Abstract: The lack of effective treatment against the highly infectious SARS-CoV-2 has aggravated the already catastrophic global health issue. Here, in an attempt to design an efficient vaccine, a thorough immunoinformatics approach was followed to predict the most suitable viral proteins epitopes for building that vaccine. The amino acid sequences of four structural proteins (S, M, N, E) along with one potentially antigenic accessory protein (ORF1a) of SARS-CoV-2 were inspected for the most appropriate epitopes to be used for building the vaccine construct. Several immunoinformatics tools were used to assess the antigenicity (VaxiJen server), immunogenicity (IEDB immunogenicity tool), allergenicity (AlgPred), toxigenicity (ToxinPred server), interferon-gamma inducing capacity (IFNepitope server), and the physicochemical properties of the construct (ProtParam tool). The final candidate vaccine construct consisted of 468 amino acids, encompassing 29 epitopes. The CTL epitopes that passed the antigenicity, allergenicity, toxigenicity and immunogenicity assessment were four epitopes from S protein, one from M protein, two from N protein, 12 from the ORF1a polyprotein and none from E protein. While the HTL epitopes that passed the antigenicity, allergenicity, toxigenicity and INF-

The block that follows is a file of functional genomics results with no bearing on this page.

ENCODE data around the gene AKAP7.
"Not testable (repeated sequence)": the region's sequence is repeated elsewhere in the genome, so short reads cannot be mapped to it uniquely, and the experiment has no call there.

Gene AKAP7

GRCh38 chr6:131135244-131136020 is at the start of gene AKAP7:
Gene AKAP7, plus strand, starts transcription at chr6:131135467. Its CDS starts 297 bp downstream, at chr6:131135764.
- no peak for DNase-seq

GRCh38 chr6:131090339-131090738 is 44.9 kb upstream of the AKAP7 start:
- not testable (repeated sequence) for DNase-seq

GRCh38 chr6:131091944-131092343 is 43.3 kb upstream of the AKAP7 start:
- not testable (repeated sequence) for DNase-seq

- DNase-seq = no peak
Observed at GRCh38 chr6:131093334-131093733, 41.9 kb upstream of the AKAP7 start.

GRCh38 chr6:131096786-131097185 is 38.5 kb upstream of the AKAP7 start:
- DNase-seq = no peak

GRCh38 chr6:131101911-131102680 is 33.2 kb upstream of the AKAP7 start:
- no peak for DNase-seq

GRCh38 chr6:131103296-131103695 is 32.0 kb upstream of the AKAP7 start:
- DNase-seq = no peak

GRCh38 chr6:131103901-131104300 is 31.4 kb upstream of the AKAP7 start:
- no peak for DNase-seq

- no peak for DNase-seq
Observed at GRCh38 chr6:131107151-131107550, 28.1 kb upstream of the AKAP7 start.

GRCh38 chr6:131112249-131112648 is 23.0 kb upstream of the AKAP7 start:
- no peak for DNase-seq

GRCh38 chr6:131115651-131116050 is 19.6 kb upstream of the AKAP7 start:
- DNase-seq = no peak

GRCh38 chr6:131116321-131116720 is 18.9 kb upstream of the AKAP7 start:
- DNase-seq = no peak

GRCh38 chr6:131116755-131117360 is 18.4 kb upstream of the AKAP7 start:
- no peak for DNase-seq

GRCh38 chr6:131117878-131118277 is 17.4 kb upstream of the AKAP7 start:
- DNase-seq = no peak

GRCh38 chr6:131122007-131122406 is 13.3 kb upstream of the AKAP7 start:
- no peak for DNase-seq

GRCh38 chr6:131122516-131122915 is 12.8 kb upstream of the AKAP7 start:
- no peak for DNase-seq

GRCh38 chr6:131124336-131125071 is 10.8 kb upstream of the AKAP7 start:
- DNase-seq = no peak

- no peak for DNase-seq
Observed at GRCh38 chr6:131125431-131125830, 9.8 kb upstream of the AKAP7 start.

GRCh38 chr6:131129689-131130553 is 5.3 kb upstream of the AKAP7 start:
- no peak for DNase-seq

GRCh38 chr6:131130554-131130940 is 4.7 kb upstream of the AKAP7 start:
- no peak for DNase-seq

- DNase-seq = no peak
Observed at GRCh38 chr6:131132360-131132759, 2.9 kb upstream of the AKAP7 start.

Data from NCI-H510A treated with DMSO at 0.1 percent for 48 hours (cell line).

were one from S protein, three from M protein, six from the ORF1a polyprotein and none from N and E proteins. All the vaccine properties and its ability to trigger the humoral and cell-mediated immune response were validated computationally. Molecular modeling, docking to TLR3, simulation, and molecular dynamics were also carried out. Finally, a molecular clone using pET28::mAID expression plasmid vector was prepared. The overall results of the study suggest that the final multi-epitope chimeric construct is a potential candidate for an efficient protective vaccine against SARS-CoV-2.